For a livestock producer, forage crops are an essential part of feeding their herd economically and with high-quality feed. They provide vital nutrients and important fiber to animals and allow their producers to potentially reduce feed costs, often the most significant expense for a livestock producer.
A forage crop can mean different things to different producers, including pasture, hay and silage. Each has a particular purpose and requires management to provide the highest quality feed to your herd.
High-quality pastures can provide your livestock with the nutrition they need throughout the growing season. And while pasture can be as simple as letting your herd graze what’s already available in the fields nearby, it doesn’t take much to grow top-notch pastures to meet your herd’s nutritional needs.
A combination of grasses and legumes may provide your livestock with the most significant benefits. The first step is to select the mix that fits your farm, considering your feed needs and field characteristics. Next, you’ll need to fertilize and amend the soil. A soil test can give you the most information about your field needs, but different varieties have different needs. Nitrogen gets plants up and moving but can slow down legumes, while lime provides calcium and increases the soil pH.
Your animals can manage weeds in your pasture early, but they often provide “empty” filler and compete with the other, higher-quality forages you want in your fields. Select a herbicide that works best with your forage mix if chemical weed control is necessary. ALWAYS READ AND FOLLOW HERBICIDE LABEL INSTRUCTIONS, especially related to grazing, lactation, plant back and harvest intervals.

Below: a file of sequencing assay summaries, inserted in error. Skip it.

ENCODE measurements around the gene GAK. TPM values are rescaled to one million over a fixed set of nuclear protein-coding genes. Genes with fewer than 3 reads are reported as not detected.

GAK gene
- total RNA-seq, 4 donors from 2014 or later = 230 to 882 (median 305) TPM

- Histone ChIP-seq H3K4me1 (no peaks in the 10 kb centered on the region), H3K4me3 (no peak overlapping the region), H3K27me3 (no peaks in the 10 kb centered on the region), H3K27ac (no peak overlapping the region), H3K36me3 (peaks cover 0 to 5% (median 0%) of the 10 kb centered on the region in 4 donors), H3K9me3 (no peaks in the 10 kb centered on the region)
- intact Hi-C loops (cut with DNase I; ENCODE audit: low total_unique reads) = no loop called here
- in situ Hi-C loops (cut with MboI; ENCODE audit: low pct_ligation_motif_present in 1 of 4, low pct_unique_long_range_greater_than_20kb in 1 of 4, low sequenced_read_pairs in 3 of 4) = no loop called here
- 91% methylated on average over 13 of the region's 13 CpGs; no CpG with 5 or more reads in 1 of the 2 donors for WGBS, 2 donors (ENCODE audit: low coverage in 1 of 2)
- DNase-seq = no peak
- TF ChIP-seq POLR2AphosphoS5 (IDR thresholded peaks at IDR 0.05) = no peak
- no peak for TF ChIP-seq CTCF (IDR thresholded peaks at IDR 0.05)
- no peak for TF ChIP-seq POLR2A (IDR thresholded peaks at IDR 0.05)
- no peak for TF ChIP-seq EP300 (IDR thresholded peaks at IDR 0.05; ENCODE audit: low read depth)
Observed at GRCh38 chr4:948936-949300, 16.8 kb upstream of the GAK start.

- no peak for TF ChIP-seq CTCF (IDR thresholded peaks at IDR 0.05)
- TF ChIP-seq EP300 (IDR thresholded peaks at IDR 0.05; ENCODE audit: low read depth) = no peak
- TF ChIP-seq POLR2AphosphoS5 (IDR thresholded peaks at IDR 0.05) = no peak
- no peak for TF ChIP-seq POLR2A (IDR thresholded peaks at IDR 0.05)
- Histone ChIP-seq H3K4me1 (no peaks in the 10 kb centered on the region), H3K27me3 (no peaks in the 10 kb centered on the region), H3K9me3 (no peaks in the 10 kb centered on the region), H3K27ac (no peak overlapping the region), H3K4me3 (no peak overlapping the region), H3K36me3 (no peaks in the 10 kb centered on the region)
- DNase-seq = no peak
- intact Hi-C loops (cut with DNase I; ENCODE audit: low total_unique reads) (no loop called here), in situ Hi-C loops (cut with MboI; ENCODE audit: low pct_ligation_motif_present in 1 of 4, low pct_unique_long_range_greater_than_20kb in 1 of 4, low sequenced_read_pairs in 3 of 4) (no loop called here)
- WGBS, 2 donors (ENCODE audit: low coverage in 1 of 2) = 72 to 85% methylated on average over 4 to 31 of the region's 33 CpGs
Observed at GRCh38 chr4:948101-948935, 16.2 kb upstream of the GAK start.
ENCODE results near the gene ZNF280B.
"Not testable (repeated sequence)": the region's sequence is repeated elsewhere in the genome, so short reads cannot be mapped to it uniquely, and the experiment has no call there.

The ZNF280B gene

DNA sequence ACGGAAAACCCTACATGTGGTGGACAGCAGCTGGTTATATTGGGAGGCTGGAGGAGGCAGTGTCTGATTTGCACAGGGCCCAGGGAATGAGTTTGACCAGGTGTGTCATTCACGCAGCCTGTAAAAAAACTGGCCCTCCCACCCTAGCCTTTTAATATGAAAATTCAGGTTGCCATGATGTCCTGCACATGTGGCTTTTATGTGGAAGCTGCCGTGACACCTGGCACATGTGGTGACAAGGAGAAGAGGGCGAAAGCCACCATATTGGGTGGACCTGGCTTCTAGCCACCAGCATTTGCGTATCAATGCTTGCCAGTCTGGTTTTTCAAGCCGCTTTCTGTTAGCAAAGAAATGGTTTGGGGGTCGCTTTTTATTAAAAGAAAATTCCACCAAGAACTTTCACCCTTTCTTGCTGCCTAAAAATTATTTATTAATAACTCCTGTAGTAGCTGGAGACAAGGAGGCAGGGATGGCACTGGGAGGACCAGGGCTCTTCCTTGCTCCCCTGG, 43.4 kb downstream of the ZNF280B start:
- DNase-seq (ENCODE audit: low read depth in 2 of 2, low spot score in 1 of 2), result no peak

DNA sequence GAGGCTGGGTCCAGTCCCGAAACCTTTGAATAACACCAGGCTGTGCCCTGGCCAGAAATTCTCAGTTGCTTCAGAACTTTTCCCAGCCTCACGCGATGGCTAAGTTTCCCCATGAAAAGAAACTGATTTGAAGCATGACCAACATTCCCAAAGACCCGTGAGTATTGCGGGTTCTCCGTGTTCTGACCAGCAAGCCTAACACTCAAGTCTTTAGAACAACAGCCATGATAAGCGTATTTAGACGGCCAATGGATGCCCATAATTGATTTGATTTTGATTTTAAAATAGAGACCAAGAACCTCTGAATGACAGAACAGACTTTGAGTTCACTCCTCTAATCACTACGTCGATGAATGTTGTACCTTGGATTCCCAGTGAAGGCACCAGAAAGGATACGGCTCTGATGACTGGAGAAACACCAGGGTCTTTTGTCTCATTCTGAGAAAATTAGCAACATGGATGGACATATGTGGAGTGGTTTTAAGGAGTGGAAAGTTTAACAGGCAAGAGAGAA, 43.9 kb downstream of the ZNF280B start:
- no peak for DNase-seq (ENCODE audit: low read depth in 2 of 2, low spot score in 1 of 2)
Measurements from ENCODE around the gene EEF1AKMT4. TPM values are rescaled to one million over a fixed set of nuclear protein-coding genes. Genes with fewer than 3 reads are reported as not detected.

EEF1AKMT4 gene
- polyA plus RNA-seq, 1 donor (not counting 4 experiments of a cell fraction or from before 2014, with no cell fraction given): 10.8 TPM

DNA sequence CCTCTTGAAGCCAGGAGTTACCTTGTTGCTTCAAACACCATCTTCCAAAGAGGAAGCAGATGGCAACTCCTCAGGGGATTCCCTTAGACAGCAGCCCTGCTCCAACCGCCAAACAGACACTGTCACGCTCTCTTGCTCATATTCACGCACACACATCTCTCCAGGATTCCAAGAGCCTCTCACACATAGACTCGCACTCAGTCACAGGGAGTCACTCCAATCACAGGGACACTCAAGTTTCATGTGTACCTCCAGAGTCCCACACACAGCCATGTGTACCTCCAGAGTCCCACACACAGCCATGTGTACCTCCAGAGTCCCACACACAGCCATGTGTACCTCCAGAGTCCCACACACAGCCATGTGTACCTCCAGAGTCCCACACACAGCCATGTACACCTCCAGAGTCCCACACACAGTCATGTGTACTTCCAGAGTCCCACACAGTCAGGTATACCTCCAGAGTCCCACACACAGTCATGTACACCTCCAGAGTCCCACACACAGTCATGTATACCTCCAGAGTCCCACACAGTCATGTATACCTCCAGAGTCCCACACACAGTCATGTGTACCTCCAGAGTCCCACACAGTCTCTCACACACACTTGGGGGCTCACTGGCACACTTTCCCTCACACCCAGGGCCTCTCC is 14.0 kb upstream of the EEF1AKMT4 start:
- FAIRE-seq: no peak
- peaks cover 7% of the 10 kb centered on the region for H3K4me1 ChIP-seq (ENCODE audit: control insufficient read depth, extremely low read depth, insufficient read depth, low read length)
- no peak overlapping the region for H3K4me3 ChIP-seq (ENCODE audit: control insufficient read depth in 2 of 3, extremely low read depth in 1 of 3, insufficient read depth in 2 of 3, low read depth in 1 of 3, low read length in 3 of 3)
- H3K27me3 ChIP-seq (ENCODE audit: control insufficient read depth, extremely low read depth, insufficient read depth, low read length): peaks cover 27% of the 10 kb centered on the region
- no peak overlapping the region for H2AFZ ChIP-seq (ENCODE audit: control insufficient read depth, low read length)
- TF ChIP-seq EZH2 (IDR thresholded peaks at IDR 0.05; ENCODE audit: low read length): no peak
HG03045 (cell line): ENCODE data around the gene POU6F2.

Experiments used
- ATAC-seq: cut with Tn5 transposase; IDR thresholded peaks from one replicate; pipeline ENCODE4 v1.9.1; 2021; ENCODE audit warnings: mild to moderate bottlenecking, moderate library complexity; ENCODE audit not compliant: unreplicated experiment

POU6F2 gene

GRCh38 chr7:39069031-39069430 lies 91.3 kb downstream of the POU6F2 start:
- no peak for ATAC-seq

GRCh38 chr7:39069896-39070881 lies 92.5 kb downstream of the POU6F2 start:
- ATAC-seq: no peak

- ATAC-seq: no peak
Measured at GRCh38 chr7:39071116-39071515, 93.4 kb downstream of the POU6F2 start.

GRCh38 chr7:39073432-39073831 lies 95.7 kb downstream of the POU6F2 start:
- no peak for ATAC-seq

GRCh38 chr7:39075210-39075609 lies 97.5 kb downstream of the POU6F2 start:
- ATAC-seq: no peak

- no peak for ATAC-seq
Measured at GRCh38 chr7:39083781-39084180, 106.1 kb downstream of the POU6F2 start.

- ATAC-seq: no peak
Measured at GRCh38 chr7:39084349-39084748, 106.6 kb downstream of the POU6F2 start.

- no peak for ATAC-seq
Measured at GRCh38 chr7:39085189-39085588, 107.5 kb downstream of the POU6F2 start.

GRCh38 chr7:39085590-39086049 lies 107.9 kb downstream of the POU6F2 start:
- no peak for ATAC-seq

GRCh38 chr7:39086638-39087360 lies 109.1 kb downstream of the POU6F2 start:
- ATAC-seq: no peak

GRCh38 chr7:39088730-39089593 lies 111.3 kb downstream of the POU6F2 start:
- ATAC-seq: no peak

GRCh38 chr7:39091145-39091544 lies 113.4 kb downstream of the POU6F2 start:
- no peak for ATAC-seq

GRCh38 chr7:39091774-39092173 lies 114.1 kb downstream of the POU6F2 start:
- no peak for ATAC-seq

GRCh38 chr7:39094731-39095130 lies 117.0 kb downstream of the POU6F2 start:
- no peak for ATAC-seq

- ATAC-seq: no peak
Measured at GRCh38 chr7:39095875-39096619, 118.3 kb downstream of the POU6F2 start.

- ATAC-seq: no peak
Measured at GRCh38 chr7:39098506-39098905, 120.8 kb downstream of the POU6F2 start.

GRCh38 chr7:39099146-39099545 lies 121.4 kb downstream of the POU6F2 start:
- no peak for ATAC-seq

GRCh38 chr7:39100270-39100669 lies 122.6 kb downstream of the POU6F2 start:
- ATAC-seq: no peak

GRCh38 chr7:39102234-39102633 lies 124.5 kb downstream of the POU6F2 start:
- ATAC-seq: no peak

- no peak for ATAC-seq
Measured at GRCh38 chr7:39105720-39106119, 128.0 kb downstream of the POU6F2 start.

Make sure your grazing load isn’t too heavy or too light. Overgrazing can lead to decreased plant quantity and soil health, while under grazing leads to less vigorous forage growth and the establishment of unwanted woody plants. Use pasture rotation to ensure your livestock get the nutrients they need while doing the work to keep your crops healthy.
Producing hay allows you to have dry feed for your livestock in the months when growing pasture is scarce.
Hay is stored at approximately 12%-25% moisture and has low soluble sugar content. The bales are loosely bound and full of oxygen, making it a perfect environment for mold growth and spoilage when hay is baled at higher moistures. To prevent spoilage and stop mold growth, preservative acids are added to help with longer-term storage of higher moisture hay. Hay is packaged in smaller units to be easily transported or sold.
Like pasture, selecting the suitable variety—grasses, legumes or a mix—for your hay is vital. Once you’ve chosen the right types for your goals, determine the fertilizer needs of your specific crop and fields to ensure your highest yield potential is reached.
Cutting the hay is the next step once you’ve grown a solid hay crop. In some regions, hay producers may get three to four cuttings of hay, depending on the variety grown. The subsequent cuttings are generally of higher quality, so in some instances, it may be better to make the first cutting early to encourage increased growth for second and third cuttings.
After mowing the hay, using a tedder encourages airflow and speeds curing. Tedding helps by spreading the hay out to allow for more air-hay contact, however it does require an additional pass across the field. When tedding leafier crops such as alfalfa, be cautious to avoid excessive leaf and nutrient loss. Raking turns the hay to encourage further drying and gathers the hay into a windrow for the baler.
The final step in the hay process is baling. Dry hay needs to fall to 14%-18% percent moisture before baling. Once baled, it is good to store high-quality hay inside, where it can hold onto its quality and last longer. Unwrapped hay will often lose dry matter and nutrient value.
Can You Bale Hay Before it Dries Down?